Horizon opens new charter program in Roseville
In a seventh-grade science class, student Joel Reedy demonstrates how magicians use light refraction for optical illusions by dipping a test tube filled with oil into a beaker of oil.
“It almost looks like it’s invisible,” Joel said.
Joel is a student at the Roseville Independent Study Enrichment (RISE) Program, which opened in mid-August to serve independent study and homeschooled students. About 190 students go to the school, located in a business park near The Fountains.
Students in kindergarten through sixth grade attend class Tuesdays and Thursdays, and seventh through 12th graders go Mondays and Wednesdays. There are 15 teachers on staff. The RISE Program is the latest in Horizon Charter Schools’ menu of unique learning opportunities.
Horizon Charter Schools was the 15th charter school to form in California back in 1993 when the charter movement hadn’t yet hit the United States, said interim CEO Cliff Bautista.
“We’re a step ahead of the curve,” said enrollment management coordinator Dennis Craft. “Parents can have some confidence in that.”
Since then, charter schools have grown in popularity as some parents seek alternatives to traditional public education or can no longer afford to send their children to private schools.
But charter programs tend to come and go. This year, roughly 100 new charter schools started in California, said Horizon’s Chief Academic Officer Patricia Winget. Currently, 18 charter programs operate in Placer County, including John Adams Academy, which opened in September.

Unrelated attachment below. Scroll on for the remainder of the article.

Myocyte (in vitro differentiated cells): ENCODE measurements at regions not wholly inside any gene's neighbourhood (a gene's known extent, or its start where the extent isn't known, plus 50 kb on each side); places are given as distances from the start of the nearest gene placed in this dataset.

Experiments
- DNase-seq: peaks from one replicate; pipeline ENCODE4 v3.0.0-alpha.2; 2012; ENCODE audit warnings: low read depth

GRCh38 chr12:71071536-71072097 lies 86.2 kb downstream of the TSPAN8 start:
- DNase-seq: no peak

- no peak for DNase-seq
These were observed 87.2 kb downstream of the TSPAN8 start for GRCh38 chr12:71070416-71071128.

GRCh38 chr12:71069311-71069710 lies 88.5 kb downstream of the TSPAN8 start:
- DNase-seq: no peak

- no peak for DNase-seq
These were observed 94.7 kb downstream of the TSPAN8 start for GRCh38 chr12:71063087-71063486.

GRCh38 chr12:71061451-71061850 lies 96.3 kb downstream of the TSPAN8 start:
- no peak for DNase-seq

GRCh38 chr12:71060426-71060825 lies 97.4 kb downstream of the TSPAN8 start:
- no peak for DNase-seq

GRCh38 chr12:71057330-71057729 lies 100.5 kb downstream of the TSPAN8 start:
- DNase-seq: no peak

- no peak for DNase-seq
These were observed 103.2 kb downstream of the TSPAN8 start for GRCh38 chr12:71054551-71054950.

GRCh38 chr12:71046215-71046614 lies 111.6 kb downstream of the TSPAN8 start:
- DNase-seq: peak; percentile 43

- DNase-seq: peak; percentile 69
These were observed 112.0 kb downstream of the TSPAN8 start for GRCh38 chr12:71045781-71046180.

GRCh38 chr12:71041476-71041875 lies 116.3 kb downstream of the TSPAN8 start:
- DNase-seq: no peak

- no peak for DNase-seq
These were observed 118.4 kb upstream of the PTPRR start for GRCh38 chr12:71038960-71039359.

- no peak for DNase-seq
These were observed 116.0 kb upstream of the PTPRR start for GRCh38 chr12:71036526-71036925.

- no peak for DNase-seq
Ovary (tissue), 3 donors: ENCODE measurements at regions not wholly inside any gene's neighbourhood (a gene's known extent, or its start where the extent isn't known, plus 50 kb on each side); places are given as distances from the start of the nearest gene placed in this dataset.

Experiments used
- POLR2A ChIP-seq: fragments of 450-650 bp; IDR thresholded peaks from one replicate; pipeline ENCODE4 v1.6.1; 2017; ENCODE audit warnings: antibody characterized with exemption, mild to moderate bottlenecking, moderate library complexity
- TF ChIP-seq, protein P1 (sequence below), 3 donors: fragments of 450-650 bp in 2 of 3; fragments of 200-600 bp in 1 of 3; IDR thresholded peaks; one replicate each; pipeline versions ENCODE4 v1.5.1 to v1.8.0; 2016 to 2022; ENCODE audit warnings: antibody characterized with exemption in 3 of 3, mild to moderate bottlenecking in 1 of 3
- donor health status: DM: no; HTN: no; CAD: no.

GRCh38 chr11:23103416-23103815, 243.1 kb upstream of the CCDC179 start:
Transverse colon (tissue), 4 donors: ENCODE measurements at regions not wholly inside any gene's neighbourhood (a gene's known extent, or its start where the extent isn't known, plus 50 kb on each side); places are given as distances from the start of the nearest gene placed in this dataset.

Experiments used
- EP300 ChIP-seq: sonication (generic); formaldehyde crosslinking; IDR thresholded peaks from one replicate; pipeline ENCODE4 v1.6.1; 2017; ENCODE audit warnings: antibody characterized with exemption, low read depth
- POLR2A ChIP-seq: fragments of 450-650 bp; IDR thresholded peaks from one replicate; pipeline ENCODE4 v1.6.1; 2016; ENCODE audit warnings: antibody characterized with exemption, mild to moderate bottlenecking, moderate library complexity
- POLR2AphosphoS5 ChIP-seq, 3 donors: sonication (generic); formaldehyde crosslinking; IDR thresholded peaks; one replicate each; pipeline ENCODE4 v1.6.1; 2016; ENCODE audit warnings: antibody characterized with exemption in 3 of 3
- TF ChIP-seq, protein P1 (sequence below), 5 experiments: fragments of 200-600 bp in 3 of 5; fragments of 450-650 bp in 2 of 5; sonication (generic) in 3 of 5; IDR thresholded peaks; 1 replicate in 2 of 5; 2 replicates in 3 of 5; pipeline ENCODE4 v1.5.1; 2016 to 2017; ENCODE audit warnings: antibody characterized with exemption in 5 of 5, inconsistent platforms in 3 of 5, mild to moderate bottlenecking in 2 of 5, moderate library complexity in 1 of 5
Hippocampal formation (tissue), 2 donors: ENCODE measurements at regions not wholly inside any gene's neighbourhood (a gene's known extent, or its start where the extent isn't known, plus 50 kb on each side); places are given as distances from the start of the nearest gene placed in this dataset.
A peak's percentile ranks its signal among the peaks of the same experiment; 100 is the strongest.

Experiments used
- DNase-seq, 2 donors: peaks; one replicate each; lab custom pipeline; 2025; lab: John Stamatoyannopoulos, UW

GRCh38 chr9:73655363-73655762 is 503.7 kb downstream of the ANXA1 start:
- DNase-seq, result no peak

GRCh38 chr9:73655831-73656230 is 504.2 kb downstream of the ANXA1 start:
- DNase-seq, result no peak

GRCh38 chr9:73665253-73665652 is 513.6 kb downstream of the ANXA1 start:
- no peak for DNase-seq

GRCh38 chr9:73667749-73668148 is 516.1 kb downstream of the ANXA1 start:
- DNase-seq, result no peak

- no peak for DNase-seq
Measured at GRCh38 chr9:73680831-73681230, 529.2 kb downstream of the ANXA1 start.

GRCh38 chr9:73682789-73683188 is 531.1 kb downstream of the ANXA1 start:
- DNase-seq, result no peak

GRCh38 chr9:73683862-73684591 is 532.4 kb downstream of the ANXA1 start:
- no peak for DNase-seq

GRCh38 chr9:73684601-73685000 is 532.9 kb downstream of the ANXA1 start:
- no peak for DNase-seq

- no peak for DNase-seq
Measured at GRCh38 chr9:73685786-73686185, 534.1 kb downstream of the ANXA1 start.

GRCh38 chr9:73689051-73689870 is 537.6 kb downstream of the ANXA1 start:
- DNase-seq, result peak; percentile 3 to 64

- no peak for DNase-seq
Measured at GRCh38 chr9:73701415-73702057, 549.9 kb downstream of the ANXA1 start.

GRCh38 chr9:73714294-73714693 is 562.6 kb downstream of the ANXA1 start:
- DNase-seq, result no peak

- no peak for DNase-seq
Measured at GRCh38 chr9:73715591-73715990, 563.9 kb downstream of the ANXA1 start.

Charter schools receive public money and may collect private donations, but aren’t subject to all the same rules and regulations as other public schools. This freedom is what motivates the founders of many charter programs.
Horizon Charter Schools has a $20 million annual budget, and enrollment continues to increase with about 3,000 students in six counties — Placer, Sacramento, El Dorado, Nevada, Yuba and Sutter.
The Academy of Math, Science and Engineering outgrew its former 10,000-square-foot building in Roseville and moved to a 25,000-square-foot space in Rocklin, which opened in August.
Horizon Charter Schools also runs the Lincoln Montessori Community Cooperative, an accelerated learning program, web-based learning, homeschooling, special education resources and other learning communities.
Horizon tends to appeal to at-risk students and gifted learners, while traditional public schools cater to the “middle” student, Winget said. For instance, Horizon has a fourth grader in Placerville who takes classes at a community college and a graduate who is 15 years old and attends the University of California at Davis.
These are anomalies that don’t fit in traditional educational environments, Winget said.
Some charter school students suffer medical issues that prevent them from going to a campus five days a week, while others may be athletes who travel. Some parents go this route as a way to remove their child from another school where bullying occurred.
Each Horizon student gets her own personalized learning plan based on California Academic Content Standards and the student’s abilities, interests and aptitudes.
“We know every kid by name,” Winget said. “We have a supervising teacher for every student. There’s this safety net that the kid can’t drop through.”
The teacher checks with the student on a regular basis. The parent signs a contract that he or she is equally accountable in the child’s academic progress.
RISE Principal Julie Haycock said her school is geared toward independent study and homeschooled students who need more instruction on core subjects such as math, science and English. The school also offers enrichment courses, including art, home economics and sign language.
“We have the freedom to offer some of those things students wouldn’t be able to have in traditional schools because of budget cuts,” Haycock said.
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